Immigrants Fear Loss of Humanitarian Program Under Trump - NBC New York
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Immigration in America

Full coverage of immigration issues in the U.S.

Immigrants Fear Loss of Humanitarian Program Under Trump

The program known as Temporary Protected Status is geared toward countries ravaged by natural disasters or war

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    Iris Acosta has spent the last two decades enrolled in an immigration program that has helped her get a work permit, put three children through school in her native Honduras and obtain health insurance to cover her cancer treatment.

    Now, the 51-year-old hotel housekeeper from Los Angeles fears it could all come to an abrupt halt.

    Acosta is one of about 400,000 immigrants who have been allowed to remain here under a little-known humanitarian program that could be on shaky ground in President Donald Trump's administration as it comes up for renewal in the coming months for many of its recipients.

    The beneficiaries — many who came to the country illegally from Honduras and El Salvador — worry the administration will phase out their access to the program and deport them to countries where they haven't lived in years.

    "I don't know what I'd do in my country," said Acosta, who has lived nearly half her life in the United States. "I have nothing there."

    The program known as Temporary Protected Status is geared toward countries ravaged by natural disasters or war. It is a temporary fix for immigrants without legal status, much like the more widely known Deferred Action for Childhood Arrivals program to protect from deportation immigrants brought to the U.S. as children — an initiative Trump recently ended.

    Ten countries are currently designated for the program, with more than 70 percent either from El Salvador or Honduras, according to U.S. Citizenship and Immigration Services.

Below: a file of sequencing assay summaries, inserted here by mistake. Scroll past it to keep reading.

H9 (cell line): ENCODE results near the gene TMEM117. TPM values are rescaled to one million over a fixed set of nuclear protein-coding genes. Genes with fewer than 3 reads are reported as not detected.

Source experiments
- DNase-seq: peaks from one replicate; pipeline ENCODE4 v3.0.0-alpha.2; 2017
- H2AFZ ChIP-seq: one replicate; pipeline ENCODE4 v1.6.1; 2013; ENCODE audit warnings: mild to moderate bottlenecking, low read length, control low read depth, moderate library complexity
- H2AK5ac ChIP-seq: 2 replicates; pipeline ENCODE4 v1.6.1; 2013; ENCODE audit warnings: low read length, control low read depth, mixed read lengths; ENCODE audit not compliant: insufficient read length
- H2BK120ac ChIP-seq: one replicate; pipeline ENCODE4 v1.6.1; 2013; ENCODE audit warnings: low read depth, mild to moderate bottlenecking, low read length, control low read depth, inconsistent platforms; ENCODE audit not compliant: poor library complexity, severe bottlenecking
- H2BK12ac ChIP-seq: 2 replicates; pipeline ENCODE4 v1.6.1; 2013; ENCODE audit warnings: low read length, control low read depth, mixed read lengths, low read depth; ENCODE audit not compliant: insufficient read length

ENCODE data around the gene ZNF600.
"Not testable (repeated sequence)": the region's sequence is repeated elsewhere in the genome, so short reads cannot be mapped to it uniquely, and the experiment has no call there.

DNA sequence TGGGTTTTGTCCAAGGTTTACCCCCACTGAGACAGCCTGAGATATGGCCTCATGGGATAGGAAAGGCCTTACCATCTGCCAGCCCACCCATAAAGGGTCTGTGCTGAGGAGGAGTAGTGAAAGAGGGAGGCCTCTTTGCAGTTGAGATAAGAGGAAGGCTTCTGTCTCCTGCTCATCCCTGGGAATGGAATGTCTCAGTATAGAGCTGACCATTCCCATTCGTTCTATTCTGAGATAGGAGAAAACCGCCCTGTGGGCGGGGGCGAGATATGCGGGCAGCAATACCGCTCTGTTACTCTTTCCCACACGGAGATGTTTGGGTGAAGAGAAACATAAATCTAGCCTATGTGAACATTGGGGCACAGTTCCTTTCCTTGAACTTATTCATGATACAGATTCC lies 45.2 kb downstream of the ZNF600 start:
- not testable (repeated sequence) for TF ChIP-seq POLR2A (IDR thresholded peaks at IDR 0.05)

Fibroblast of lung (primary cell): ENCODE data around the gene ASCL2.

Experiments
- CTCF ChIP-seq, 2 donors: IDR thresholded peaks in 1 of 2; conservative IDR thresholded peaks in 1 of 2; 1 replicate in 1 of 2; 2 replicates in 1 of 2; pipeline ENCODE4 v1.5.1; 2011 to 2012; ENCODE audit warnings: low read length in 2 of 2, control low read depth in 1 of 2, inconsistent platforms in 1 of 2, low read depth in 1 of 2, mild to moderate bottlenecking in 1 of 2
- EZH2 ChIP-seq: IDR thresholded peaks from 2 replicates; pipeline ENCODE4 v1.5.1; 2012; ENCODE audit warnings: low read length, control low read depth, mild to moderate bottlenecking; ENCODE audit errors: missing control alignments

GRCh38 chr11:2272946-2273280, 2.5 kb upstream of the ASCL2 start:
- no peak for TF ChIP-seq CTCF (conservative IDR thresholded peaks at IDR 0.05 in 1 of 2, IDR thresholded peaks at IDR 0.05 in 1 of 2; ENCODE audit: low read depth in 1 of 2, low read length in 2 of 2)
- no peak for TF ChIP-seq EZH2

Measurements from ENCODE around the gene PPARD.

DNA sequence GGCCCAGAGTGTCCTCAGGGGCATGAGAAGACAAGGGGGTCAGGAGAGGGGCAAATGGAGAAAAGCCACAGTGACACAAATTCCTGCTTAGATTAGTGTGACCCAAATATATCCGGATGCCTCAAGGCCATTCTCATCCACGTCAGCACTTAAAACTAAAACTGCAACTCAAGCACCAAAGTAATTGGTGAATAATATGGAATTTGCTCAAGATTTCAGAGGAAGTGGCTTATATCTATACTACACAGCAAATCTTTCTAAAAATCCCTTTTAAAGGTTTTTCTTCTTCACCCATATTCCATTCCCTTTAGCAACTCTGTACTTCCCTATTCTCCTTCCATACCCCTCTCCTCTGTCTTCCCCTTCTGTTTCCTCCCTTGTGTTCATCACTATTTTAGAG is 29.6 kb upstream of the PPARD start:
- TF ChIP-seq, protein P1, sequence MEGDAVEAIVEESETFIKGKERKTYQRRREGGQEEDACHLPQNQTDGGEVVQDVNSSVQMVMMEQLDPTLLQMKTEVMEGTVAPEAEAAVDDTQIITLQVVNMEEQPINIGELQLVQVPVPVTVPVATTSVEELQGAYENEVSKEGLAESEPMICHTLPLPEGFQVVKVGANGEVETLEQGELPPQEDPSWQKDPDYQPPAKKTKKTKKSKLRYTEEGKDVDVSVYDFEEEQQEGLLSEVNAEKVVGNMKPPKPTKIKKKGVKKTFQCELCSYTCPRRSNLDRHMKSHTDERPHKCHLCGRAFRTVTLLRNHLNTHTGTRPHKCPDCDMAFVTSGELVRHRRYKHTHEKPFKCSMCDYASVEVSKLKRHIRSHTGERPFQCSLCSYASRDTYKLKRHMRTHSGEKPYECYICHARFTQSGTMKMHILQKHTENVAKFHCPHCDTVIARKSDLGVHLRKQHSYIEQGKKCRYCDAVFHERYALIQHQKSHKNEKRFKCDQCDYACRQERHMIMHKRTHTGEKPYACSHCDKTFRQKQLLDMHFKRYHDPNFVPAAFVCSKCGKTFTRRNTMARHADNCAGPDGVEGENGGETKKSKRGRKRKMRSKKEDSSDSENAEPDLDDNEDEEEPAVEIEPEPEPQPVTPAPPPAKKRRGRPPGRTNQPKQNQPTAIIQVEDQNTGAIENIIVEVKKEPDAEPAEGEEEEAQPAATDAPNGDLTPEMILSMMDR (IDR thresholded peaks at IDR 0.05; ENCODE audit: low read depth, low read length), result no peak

The program was created by law, but the White House decides which countries should participate and for how long.

    When the federal government taps a country for the program, its citizens already in the United States are allowed to remain and work here, regardless of how they came. They can't bring family to join them, and immigrants who arrive later are not allowed to sign up.

    The U.S. government offered the status to Hondurans and Nicaraguans after their countries were decimated by Hurricane Mitch in 1998 and to Salvadorans after a deadly 2001 earthquake. The idea was to let immigrants work and send money back to help relatives recover from the damage and not burden the countries with a large number of deportees.

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    While the status was meant to be temporary, it was repeatedly renewed by the Bush and Obama administrations over concerns the countries could not shoulder the return of so many people. As a result, some immigrants have been allowed to stay in the U.S. for 20 years.

    The program is up for renewal again in the coming months, with decisions on Honduras and Nicaragua expected by early November.

    Officials at U.S. Citizenship and Immigration Services have not said what the administration plans to do. The Homeland Security Secretary will review country conditions and make a decision at least 60 days before each country's status expires.